With all that prelude, let's talk about the latest research. Last week, Science published a new paper by Wohns and colleagues representing a complex family tree of about 3600 human genomes, including ancient DNA samples, Neandertals, and Denisovans. The tree contains nearly 27 million inferred ancestors and about 231 million branches. Even though they expect a lot of error influencing their results, this is still a staggering technical achievement and provides a basis for lots of future improvements.
Their results are familiar: The deepest branches separate out Neandertals and Denisovans from modern H. sapiens. The next deepest branches separate out African genetic lines from the rest of the world. Modern people are grouped into sensible geographic categories, rather than artificial categories caused by systematic sequencing errors. Modern people groups are also very closely-related, with the exception of the divergent African lineages. Broadly speaking then, these results are consistent with a "recent" emergence of Homo sapiens with very limited admixture with Neandertals and Denisovans.
In their work, they implemented a very simple method of estimating ancestral locations based on descendant locations (it's basically an average), and with this method, they located human ancestry across north Africa and the Middle East. The absolute geographic center of their tree is in Sudan. There are plenty of reasons to be skeptical of this result, but I'm intrigued that the geographic center is so far north.
Overall then, these results are mostly consistent with the work of Wilson and colleagues back in the 80s. What might it mean for young-age creationism? Here are a few thoughts:
- I'm glad to see other humans (Neandertals and Denisovans) included in this analysis, but I'm still hoping for more data in the future. What about Homo erectus, which many creationists also affirm as human? What about the lesser known forms, like Homo naledi in South Africa or Homo floresiensis in southeast Asia? It's hard to draw firm conclusions if some people are omitted.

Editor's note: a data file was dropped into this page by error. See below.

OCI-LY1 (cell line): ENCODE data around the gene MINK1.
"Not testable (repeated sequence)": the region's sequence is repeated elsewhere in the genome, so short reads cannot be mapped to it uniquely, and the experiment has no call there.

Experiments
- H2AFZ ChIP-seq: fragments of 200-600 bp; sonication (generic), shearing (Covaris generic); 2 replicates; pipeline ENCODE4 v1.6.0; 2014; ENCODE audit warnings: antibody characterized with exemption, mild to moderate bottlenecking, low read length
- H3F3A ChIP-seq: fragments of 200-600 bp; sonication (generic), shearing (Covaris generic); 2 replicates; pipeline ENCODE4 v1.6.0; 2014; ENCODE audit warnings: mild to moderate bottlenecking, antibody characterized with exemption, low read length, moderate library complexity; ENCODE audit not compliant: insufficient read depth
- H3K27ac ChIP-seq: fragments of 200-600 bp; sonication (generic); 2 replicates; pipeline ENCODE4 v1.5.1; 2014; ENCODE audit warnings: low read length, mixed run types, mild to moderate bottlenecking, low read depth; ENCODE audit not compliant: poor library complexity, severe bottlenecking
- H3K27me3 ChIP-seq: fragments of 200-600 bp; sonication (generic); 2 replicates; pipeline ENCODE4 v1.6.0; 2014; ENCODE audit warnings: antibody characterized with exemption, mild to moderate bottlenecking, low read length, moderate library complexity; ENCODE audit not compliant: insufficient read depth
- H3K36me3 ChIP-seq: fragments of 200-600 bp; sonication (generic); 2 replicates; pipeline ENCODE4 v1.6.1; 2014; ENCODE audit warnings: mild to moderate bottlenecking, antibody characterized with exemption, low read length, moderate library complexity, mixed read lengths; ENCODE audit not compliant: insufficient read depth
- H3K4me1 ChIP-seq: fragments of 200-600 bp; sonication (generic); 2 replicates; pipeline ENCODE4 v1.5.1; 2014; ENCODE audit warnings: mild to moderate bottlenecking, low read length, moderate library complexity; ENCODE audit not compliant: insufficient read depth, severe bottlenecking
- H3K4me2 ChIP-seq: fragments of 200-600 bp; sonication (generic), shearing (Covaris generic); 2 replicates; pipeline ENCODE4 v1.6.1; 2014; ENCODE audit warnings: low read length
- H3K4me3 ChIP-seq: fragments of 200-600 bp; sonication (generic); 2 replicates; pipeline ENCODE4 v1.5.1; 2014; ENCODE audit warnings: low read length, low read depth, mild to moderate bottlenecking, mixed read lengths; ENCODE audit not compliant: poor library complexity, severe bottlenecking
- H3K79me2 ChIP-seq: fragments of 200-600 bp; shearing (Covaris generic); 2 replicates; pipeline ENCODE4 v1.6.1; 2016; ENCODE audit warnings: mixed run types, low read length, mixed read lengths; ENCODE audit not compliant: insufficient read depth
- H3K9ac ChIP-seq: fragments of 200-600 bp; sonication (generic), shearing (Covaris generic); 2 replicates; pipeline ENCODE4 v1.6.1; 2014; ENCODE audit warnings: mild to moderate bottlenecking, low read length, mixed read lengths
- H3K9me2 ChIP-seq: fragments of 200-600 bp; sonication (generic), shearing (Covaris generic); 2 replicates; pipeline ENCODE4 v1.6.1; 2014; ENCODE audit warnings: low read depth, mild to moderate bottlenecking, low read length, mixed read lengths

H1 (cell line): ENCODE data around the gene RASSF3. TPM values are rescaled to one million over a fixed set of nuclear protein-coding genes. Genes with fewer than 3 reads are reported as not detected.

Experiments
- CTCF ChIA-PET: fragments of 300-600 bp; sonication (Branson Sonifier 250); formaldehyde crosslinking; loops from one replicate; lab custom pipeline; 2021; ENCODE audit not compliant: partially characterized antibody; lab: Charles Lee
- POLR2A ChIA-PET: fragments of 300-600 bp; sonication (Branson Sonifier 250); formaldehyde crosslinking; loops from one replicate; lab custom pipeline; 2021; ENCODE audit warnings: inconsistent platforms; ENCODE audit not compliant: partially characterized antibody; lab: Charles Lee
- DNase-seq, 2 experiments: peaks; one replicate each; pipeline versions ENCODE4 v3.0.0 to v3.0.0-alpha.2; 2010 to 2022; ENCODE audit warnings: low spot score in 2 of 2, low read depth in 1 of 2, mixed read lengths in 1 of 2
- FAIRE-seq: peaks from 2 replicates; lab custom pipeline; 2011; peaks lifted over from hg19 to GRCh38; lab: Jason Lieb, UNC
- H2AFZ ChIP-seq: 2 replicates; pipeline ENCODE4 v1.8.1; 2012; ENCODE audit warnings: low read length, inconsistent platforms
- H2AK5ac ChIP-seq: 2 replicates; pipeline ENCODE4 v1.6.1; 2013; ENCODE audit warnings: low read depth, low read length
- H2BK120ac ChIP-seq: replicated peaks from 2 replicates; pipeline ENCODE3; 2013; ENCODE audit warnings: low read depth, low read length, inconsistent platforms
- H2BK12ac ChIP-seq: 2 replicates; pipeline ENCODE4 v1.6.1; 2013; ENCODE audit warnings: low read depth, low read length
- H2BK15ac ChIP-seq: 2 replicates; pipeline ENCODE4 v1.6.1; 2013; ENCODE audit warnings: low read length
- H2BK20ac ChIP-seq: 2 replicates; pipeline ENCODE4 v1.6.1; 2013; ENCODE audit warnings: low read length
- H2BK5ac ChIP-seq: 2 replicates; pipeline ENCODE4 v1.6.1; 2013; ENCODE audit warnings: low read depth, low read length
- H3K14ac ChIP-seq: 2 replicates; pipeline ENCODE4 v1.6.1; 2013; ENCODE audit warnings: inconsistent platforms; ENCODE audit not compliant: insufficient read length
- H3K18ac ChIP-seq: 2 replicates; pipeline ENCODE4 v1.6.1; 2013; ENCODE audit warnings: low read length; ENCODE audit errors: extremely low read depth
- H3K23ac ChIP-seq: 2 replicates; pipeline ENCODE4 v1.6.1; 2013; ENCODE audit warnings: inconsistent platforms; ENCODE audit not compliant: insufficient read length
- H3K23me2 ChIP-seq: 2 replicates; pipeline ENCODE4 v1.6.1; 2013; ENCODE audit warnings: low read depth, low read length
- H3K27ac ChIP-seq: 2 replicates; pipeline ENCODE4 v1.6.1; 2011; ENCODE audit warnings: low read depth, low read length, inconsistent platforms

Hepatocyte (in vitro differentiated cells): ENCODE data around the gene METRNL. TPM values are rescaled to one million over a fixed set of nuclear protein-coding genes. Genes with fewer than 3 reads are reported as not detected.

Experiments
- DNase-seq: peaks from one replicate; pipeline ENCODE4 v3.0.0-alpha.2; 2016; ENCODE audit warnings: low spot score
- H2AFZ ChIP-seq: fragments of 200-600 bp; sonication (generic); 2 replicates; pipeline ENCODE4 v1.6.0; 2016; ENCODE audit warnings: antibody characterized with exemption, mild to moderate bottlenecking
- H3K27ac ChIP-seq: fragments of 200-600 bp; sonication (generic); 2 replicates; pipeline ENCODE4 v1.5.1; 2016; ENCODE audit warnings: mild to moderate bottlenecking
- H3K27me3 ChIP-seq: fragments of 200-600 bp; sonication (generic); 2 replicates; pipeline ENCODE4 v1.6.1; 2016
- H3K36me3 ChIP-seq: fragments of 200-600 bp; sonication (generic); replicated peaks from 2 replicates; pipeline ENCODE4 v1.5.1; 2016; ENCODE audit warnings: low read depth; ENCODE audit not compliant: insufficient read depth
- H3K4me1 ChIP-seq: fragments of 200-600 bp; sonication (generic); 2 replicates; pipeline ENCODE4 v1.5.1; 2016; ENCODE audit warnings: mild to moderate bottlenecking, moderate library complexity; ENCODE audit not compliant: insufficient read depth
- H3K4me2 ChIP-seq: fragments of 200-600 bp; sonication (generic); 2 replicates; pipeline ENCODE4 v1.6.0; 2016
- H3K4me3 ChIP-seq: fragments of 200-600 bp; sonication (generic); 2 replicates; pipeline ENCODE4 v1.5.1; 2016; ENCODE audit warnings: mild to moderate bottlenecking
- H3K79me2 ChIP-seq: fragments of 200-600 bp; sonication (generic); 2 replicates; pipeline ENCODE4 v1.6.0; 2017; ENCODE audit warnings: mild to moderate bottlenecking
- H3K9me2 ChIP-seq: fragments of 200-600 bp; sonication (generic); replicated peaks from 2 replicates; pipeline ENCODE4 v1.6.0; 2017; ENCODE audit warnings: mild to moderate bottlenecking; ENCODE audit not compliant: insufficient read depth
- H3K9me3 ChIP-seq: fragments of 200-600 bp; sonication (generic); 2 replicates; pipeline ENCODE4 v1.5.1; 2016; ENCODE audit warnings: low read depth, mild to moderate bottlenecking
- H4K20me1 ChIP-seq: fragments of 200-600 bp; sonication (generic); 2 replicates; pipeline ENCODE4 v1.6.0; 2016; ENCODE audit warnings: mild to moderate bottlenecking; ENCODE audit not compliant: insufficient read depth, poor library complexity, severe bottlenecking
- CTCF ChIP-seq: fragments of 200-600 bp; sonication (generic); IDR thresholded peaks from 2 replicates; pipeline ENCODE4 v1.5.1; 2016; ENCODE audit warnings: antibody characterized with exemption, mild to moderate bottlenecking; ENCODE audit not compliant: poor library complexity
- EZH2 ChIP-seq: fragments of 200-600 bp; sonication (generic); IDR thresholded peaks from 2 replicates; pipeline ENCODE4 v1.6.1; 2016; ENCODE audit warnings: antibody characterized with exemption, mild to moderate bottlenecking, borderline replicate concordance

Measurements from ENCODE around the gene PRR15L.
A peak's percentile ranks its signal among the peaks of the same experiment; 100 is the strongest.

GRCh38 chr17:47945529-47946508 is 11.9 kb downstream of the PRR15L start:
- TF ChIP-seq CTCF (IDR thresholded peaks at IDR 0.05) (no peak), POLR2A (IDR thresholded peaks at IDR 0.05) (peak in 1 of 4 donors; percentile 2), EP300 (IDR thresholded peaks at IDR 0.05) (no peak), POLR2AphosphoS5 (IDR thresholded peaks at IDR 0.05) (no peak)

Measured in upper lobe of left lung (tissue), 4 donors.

- I'm very interested in the northward movement of the last common ancestor of all humans. Based on the way they've worked this, that ancestor is likely to be Noah and family rather than Adam and Eve, and so I have an expectation that the center of ancient humanity must be around the old kingdom of Urartu, where the Ark is said to have grounded. Even though there are still lots of reasons to be skeptical, I find that northern location of their last common ancestor to be very suggestive.
- Numerous age estimates from their paper seemed quite discordant with conventional archaeological record. For example, they estimated ancestry in Papua New Guinea to begin around 140,000 years ago, which I think is about three times as old as previous estimates. They also saw ancestry starting in North America at 56,000 years ago, which is also at least three times as old as others have estimated. There's lots of sources of error in these estimates, though, on both sides, and I would expect revisions in both directions. Certainly, evidence from the Americas is pushing back the conventional date of colonization (see here), and it's very likely that the geographic center of modern peoples is not highly correlated to the geographic location of their ancestors.
- I remain very interested in the estimated ages of these ancestors. I've dabbled a little in this, mostly trying to infer mutation rates by from a mitochondrial DNA tree that included Neandertals and Denisovans and that was constrained to a 6,000 year history. Those were some spectacularly high mutation rates. I will want to look at these new results more closely.
So there it is. It's not exactly a "universal" tree, but it's bigger than anything we've had before. It's also not without errors and drawbacks, which the authors themselves point out, but it's pretty good technical achievement.
Wohns et al. 2022. A unified genealogy of modern and ancient genomes. Science 375, DOI: 10.1126/science.abi8264.
Feedback? Email me at toddcharleswood [at] gmail [dot] com. If you enjoyed this article, please consider a contribution to Core Academy of Science. Thank you.
Have you read my book? You should check that out too!